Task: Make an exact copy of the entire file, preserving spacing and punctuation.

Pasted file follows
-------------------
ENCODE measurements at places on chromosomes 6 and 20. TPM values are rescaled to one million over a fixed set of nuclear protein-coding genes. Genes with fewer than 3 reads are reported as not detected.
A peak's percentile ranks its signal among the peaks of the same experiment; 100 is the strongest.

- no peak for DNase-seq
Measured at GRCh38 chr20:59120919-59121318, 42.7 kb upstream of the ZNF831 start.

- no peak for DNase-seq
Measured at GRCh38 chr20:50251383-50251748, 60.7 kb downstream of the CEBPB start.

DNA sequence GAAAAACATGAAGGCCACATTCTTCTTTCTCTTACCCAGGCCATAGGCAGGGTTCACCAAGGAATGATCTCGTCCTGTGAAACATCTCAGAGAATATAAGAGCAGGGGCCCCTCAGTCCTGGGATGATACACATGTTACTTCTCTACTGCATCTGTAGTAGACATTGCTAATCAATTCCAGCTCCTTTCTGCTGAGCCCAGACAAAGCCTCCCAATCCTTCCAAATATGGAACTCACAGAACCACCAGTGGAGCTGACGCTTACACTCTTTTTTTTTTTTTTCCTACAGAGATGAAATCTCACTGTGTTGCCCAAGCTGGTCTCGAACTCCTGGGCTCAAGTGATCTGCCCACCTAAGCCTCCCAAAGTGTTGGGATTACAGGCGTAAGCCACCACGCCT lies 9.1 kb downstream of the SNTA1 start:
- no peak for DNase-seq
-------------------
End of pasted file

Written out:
ENCODE measurements at places on chromosomes 6 and 20. TPM values are rescaled to one million over a fixed set of nuclear protein-coding genes. Genes with fewer than 3 reads are reported as not detected.
A peak's percentile ranks its signal among the peaks of the same experiment; 100 is the strongest.

- no peak for DNase-seq
Measured at GRCh38 chr20:59120919-59121318, 42.7 kb upstream of the ZNF831 start.

- no peak for DNase-seq
Measured at GRCh38 chr20:50251383-50251748, 60.7 kb downstream of the CEBPB start.

DNA sequence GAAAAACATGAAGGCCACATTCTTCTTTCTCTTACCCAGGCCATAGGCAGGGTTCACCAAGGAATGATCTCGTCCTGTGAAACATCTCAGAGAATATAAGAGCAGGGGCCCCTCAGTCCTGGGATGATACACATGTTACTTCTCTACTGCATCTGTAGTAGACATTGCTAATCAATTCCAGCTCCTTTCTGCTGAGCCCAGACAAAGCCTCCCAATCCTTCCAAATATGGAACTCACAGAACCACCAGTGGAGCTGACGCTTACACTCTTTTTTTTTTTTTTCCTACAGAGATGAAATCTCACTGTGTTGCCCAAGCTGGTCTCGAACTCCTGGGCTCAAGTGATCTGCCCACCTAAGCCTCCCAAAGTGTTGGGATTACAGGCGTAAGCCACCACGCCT lies 9.1 kb downstream of the SNTA1 start:
- no peak for DNase-seq